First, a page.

Ruling with transparency and accountability are stated priorities of the current government. In 2016, the government established the Anti-Corruption Commission of Seychelles (ACCS) under the Anti-Corruption Act, which gives it authority to investigate, detect, and prevent corrupt practices. Seychelles Transparency Initiative (TI), a Transparency International chapter in formation, was set up in 2017. TI’s focus is currently on increasing transparency in tourism, fisheries, finance, and construction. There is currently no legislation protecting NGOs involved in investigating corruption.

The Anti-Corruption (Amendment) Bill ( https://seylii.org/sc/legislation/bill/2020/4 ) was voted on by the National Assembly in 2019 giving the ACCS investigative and arresting powers similar to that of the police. The ACCS has received significant criticism for having only achieved one conviction: that of an ACCS employee who was convicted of extortion, corruption, and unlawful disclosure of ACCS information in 2018 when he demanded money in exchange for providing the ACCS’ evidence to an individual under investigation by the ACCS. In the January 2021 State of the Nation address, the president announced that the board which directs the ACCS would be dissolved and the entity would be restructured through legislative amendments. In March 2021, the ACCS signed cooperation agreements with the Seychelles Revenue Authority, the Central Bank of Seychelles, and the Registrar General’s Office to better facilitate the exchange of information and assist the ACCS’ investigations.

Seychelles signed the UN Convention against Corruption in February 2004 and ratified it in March 2006. Seychelles is not party to the OECD Convention on Combating Bribery of Foreign Public Officials in International Business Transactions.

In 2003, the government published the Public Service Code of Ethics and Conduct, the stated purpose of which is to provide guidance to public sector employees on the standards of behavior required of them. The Public Officer’s Ethics Act of 2008 prohibits personal enrichment through public office, defines and outlaws bribery, provides guidelines for avoiding conflict of interest, and mandates declaration of financial assets for public officials including members of the National Assembly. In March 2021, Cabinet approved amendments to the Anti-Corruption Act and the Public Officers’ Ethics Act. The government does not require private companies to establish internal codes of conduct.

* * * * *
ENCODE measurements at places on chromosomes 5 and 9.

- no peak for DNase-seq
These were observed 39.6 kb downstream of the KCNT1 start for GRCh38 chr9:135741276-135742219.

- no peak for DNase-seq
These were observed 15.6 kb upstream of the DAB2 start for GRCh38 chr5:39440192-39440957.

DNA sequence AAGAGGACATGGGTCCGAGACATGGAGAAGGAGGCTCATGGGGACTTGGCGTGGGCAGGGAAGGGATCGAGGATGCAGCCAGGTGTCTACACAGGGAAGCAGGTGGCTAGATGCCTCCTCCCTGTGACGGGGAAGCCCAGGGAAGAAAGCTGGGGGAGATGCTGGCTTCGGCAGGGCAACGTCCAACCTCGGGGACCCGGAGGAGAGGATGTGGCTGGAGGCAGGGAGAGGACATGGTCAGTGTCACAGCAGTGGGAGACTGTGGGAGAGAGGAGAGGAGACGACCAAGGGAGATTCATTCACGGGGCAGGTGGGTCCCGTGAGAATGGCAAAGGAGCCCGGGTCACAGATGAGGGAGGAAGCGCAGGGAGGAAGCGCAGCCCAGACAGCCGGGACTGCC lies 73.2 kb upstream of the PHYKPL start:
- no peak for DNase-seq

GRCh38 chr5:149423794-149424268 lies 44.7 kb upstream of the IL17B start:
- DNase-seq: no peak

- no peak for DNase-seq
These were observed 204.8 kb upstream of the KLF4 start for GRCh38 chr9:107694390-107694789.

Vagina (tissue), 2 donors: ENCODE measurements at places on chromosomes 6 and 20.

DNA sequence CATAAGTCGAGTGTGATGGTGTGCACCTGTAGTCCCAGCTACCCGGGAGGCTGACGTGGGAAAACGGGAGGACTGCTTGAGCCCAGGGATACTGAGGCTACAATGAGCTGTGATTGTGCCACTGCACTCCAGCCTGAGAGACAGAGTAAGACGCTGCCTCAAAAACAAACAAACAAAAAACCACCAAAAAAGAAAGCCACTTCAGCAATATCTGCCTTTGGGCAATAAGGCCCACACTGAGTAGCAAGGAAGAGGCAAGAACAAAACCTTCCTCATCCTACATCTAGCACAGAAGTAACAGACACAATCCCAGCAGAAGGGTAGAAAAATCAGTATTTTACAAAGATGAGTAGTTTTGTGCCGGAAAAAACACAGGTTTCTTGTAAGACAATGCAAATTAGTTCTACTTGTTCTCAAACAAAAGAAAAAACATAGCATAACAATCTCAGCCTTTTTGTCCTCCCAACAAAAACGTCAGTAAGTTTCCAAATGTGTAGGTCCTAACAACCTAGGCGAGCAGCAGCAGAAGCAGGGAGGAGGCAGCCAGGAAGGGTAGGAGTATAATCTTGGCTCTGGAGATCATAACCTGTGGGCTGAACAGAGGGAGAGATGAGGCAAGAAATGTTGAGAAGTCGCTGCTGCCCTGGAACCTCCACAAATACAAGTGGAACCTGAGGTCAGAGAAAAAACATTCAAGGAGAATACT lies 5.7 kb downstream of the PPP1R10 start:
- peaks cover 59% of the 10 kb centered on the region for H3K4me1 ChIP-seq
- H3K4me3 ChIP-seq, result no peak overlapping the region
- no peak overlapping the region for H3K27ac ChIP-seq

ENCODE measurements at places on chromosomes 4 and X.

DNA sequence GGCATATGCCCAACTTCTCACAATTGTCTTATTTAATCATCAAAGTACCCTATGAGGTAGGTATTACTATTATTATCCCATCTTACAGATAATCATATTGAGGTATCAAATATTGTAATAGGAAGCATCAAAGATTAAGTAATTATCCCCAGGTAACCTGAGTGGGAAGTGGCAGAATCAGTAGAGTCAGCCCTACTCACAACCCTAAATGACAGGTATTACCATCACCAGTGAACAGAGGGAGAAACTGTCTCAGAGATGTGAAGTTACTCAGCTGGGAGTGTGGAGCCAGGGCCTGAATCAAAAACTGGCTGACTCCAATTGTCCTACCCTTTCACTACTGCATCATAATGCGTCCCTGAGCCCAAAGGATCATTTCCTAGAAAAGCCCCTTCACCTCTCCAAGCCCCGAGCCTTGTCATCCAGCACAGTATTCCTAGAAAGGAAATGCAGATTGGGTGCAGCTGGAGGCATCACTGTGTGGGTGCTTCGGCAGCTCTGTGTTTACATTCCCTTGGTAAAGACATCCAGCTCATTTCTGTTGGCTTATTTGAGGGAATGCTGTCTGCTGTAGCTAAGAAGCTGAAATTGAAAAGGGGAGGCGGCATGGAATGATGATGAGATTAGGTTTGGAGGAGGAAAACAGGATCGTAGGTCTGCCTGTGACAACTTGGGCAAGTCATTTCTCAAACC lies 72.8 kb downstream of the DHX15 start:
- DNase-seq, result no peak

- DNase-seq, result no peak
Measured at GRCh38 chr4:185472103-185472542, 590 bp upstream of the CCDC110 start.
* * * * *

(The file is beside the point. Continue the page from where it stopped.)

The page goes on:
Resources to Report Corruption

Anti-Corruption Commission
May De Silva
Chief Executive Officer
Victoria House,
State House Avenue
Victoria, Mahe

Office of the Ombudsperson
Nicole Tirant-Gherardi
Room 306, Aarti Chambers, Mont Fleuri, Mahe
+248 225147

The constitution provides citizens the right to change their government peacefully, and citizens exercise this right in practice through periodic elections based on universal suffrage. Seychelles has not experienced large-scale political violence since the late 1970s. The United Seychelles party, formerly known as Parti Lepep, governed Seychelles following the 1977 socialist takeover and won every election from the introduction of multi-party democracy in 1993 until 2016, when a coalition of opposition parties won the majority of the National Assembly seats. Shortly afterward, President James Michel resigned in favor of his Vice President, Danny Faure. The October 2020 election was the first time that Seychellois voters elected an opposition party candidate as president since 1976. Former President Danny Faure of the United Seychelles Party immediately accepted the election results, conceded, and supported a peaceful and smooth transfer of power. East Africa Standby Force election observers declared the election to have been peaceful, transparent, and orderly. There are no concerns over political stability at the time of writing of this report.

The national unemployment rate in the fourth quarter of 2020 was 3.3 percent, of which 51.6 percent was female. In Q4 2020, the youth unemployment rate was 12 percent and disaggregation of the data showed that youth unemployment was higher among females. According to the Seychelles Bureau of Statistics, the unemployment rate would have been 4.3 percent if those affected by the Covid-19 pandemic had sought alternative employment, rather than waiting for the amelioration of the Covid-19 pandemic.

The private sector accounted for 64 percent of formal employment in the fourth quarter of 2020. Within the private sector, the largest categories of employment were accommodation and food services activities (26 percent) and construction (18 percent). Major challenges that persist in the labor market include difficultly recruiting Seychellois for certain jobs and reported low productivity level. Seychelles has long been an importer of foreign labor due to its small population and low human resource base. The share of foreign labor to total employment in the private sector was approximately 40 percent pre-COVID-19 pandemic, with the majority working in the fishing and construction sectors.